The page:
Colorado and Washington have successfully done it—created legal marijuana systems where adults can purchase pot and tax revenue goes to the state. They’ve done it so well, their tourism industry is up as people flock from across the country to buy marijuana without fear of arrest.
Is Maryland ready for the same kind of system? A bill to legalize marijuana for all adults was introduced this week, but many say the state won’t end prohibition any time soon.
“It’s going to happen,” said Senate President Mike Miller. “I’m not advocating it, but it’s going to happen, it’s going to happen in my lifetime.”
Miller isn’t the only one who feels like legalization is inevitable. But getting the right political climate and the right bill on the table will prove crucial in when marijuana prohibition ends.
The proposed bill, from Baltimore City Delegate Curt Anderson, would legalize recreational pot for people ages 21 and over. It would also allow adults to grow up to three of their own marijuana plants.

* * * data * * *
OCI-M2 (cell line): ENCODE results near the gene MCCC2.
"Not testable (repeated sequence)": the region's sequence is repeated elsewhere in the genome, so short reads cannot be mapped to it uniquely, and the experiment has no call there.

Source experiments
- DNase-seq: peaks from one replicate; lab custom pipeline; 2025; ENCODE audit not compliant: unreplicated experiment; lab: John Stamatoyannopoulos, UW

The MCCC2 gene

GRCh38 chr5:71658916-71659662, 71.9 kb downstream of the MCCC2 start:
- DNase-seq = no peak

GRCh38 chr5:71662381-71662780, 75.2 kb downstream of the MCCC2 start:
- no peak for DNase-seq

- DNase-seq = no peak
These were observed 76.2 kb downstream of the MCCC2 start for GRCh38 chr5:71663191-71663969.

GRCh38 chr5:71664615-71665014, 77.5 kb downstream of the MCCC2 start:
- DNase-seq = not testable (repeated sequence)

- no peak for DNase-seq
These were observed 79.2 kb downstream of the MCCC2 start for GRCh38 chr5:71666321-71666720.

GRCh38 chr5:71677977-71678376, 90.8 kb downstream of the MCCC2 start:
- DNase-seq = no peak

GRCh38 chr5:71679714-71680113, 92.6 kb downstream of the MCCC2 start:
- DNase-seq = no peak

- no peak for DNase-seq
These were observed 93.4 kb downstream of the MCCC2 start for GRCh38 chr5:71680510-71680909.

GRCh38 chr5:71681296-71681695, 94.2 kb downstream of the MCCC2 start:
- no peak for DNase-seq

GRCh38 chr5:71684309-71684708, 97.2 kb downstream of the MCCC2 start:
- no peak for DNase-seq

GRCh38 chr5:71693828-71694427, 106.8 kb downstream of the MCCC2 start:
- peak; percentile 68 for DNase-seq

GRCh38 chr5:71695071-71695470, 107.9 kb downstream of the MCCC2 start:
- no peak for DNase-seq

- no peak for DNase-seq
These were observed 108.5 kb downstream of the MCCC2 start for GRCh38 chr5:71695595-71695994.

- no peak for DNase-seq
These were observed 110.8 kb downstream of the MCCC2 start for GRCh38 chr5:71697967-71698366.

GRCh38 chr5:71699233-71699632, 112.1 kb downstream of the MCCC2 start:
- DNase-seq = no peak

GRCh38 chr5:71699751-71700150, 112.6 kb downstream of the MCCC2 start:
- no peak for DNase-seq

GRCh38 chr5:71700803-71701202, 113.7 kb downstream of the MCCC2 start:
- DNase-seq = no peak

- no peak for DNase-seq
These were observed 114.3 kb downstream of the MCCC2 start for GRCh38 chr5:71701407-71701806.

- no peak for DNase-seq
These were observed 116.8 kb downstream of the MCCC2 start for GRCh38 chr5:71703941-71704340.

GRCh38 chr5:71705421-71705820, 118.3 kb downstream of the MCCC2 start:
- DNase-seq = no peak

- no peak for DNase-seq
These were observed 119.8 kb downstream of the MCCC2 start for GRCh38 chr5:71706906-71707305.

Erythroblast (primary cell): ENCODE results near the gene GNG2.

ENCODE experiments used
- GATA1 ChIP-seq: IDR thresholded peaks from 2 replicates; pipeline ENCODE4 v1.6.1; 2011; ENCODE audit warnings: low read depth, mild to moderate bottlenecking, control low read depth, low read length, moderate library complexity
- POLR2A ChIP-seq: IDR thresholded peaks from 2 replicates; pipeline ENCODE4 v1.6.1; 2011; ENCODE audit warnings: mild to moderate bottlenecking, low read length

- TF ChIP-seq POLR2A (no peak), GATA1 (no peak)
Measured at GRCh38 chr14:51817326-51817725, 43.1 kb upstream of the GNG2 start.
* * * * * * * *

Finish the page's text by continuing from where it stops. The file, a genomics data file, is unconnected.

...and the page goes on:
“The whole point of my bill is to put the street dealers out of business by putting some of these cartels out of business, having the state of Maryland realize the income, the tax revenue from it,” explained Anderson to Fox Baltimore. He believes the state could collect “tens of millions” of dollars annually from a well-constructed legal marijuana system.
The Governor has already taken a vocal stance of opposition on the bill, as has the Speaker of the House Michael Busch. Further, Maryland has not even been able to get a medical marijuana program off the ground. These are signs that the newly introduced bill won’t be successful. A similar bill was proposed late in 2013 but never got off the ground.
Still, there are plenty of supporters who are ready to end criminal charges for possession marijuana.
“Sixty percent of the profits made by drug dealers out there today come from marijuana sales,” said Neill Franklin, of Law Enforcement Against Prohibition. Putting these dealers out of business seems to be a top selling point. That and potential profits for the state.
“We say let’s have the government regulate it, tax it. We can raise more than $100 million a year. We’ll stop wasting law enforcement resources,” said Sen. Jamie Raskin (D) Montgomery County.
Marijuana Policy Project is taking a lead role in pushing for support of legalization, contributing to campaigns and lobbying for the cause. Though they may sway some who are on the fence, it’s not likely they’ll be able to gain enough support within the coming months.